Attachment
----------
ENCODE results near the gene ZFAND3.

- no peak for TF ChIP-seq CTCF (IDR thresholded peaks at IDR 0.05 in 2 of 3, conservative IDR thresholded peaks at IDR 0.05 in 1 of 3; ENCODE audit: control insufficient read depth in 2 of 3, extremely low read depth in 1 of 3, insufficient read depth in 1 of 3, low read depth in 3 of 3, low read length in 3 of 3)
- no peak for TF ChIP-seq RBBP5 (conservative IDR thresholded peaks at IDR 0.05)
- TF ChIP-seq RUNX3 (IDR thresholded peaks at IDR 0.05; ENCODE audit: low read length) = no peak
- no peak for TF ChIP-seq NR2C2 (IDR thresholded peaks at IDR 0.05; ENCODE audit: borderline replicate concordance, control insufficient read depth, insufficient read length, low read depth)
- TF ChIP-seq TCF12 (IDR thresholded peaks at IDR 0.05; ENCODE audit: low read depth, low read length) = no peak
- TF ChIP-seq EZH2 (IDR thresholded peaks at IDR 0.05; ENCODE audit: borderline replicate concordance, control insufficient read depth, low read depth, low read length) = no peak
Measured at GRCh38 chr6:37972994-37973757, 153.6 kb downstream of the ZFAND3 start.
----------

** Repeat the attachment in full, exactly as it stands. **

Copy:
ENCODE results near the gene ZFAND3.

- no peak for TF ChIP-seq CTCF (IDR thresholded peaks at IDR 0.05 in 2 of 3, conservative IDR thresholded peaks at IDR 0.05 in 1 of 3; ENCODE audit: control insufficient read depth in 2 of 3, extremely low read depth in 1 of 3, insufficient read depth in 1 of 3, low read depth in 3 of 3, low read length in 3 of 3)
- no peak for TF ChIP-seq RBBP5 (conservative IDR thresholded peaks at IDR 0.05)
- TF ChIP-seq RUNX3 (IDR thresholded peaks at IDR 0.05; ENCODE audit: low read length) = no peak
- no peak for TF ChIP-seq NR2C2 (IDR thresholded peaks at IDR 0.05; ENCODE audit: borderline replicate concordance, control insufficient read depth, insufficient read length, low read depth)
- TF ChIP-seq TCF12 (IDR thresholded peaks at IDR 0.05; ENCODE audit: low read depth, low read length) = no peak
- TF ChIP-seq EZH2 (IDR thresholded peaks at IDR 0.05; ENCODE audit: borderline replicate concordance, control insufficient read depth, low read depth, low read length) = no peak
Measured at GRCh38 chr6:37972994-37973757, 153.6 kb downstream of the ZFAND3 start.